M&A Public Markets SPAC

Proposed Rule Changes Could Chill Already Cool SPAC Market

When it comes to the market, there are many differences thus far between the early part of this year and last—perhaps none more pronounced than the dearth of companies going public.

Taking that point a step further is the slowdown in special-purpose acquisition companies, or SPACs. While all the rage the past two years, both SPACs going public and those finding a target to merge with are on the decline—and newly proposed rule changes by the Securities and Exchange Commission regarding blank-check firms could further affect the market, according to those in the industry.

“I don’t want to say it will kill it,” said David Ni, a partner at law firm Sidley. “But it could be a body blow.”

Changes amidst a slowdown

The proposed changes that came from the SEC late last month weren’t unexpected to many in the industry. Just last summer, the agency charged companies and people tied to the proposed merger between SPAC Stable Road Acquisition and space company Momentus with fraud after the deal’s value was slashed.

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In general, the commission and Chairman Gary Gensler have been rather public about scrutinizing blank-check companies more closely. “My first response was that I’m not surprised. The SEC has been looking at this for about 15 months,” said Jared Kelly, partner at Lowenstein Sandler.

However, what makes the SEC’s proposal a bit more unexpected is that it comes as the SPAC market has already cooled dramatically. Only 57 SPACs have gone public so far this year. Last year saw more than 600 SPACs go public for the entire year and nearly 250 in 2020, according to SPACInsider. The traditional IPO market has also slowed to a drip, as has the number of targets going public via SPACs.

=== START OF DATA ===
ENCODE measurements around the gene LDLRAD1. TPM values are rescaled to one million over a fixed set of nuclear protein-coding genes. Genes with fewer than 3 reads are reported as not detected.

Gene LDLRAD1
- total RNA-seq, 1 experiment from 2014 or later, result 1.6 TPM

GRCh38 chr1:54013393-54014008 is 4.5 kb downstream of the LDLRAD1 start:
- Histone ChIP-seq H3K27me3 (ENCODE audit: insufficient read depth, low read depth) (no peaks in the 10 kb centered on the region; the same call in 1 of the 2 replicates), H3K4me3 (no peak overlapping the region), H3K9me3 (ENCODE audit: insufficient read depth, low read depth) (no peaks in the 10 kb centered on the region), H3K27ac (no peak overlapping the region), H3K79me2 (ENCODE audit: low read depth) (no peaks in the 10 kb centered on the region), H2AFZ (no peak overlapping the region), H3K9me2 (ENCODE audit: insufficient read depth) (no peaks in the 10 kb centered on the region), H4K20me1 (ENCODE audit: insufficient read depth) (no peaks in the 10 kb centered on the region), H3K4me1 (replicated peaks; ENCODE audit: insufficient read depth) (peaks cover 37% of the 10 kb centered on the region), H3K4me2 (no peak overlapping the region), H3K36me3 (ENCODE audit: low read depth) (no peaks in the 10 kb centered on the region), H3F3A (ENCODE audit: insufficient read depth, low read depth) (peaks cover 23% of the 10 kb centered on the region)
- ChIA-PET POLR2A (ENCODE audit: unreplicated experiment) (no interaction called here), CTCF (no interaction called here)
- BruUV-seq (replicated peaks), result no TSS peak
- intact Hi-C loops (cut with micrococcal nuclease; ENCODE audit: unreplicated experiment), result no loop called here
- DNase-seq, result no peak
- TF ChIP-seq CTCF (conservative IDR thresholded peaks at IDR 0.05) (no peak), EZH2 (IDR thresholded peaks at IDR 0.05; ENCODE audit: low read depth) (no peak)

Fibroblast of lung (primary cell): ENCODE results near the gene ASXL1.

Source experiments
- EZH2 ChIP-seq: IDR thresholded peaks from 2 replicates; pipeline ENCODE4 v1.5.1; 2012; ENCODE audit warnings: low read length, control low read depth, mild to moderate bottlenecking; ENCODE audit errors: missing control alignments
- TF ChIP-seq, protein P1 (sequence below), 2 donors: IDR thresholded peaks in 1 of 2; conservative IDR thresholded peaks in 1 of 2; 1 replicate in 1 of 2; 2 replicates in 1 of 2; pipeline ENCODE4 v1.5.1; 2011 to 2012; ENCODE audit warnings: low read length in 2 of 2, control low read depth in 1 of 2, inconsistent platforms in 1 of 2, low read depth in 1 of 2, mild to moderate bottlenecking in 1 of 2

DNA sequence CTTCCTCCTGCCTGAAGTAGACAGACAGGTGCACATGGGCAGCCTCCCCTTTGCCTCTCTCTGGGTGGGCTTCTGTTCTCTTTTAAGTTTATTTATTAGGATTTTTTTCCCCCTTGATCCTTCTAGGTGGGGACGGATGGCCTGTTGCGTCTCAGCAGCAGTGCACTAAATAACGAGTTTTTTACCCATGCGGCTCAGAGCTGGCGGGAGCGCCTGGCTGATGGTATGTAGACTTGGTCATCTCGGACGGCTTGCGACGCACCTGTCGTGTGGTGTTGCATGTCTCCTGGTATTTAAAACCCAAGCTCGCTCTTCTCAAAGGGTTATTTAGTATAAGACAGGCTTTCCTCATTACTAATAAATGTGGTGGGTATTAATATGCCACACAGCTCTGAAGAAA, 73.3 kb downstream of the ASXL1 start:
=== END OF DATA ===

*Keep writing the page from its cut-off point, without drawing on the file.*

The plethora of new rule changes may not help.


One of the main proposed changes involves the projections many SPACs make as part of the de-SPACing—when a SPAC vehicle acquires its target company—process. The merged entity can offer projections that go well past a year—even five or six years—and often show growth at an astronomical rate.

“Including projections and forecasts is something that makes SPACs appealing compared to traditional IPOs,” Kelly said.

The SEC proposal includes the removal of the safe harbor for forward-looking statements. In the merger and deSPAC context, a safe harbor protection gives issuers some amount of comfort concerning projections as long as proper due diligence was performed and qualifying language is included to make clear that any projections are based on assumptions and qualifications after such diligence, Kelly said.

The safe harbor does not apply to traditional IPOs, he added.

“The elimination of the safe harbor is the one (proposed change) that could have the largest effect” on the SPAC market, Ni said.

How far that liability extends—possibly to accountants or lawyers involved in the deal—is another concern some have about the proposed rule changes, although Kelly is not sure he completely sees that concern.

“I’m not sure that’s how I read it,” Kelly said. “I think the SEC just wants the disclosure to be vetted by disinterested parties, similar to a traditional IPO.”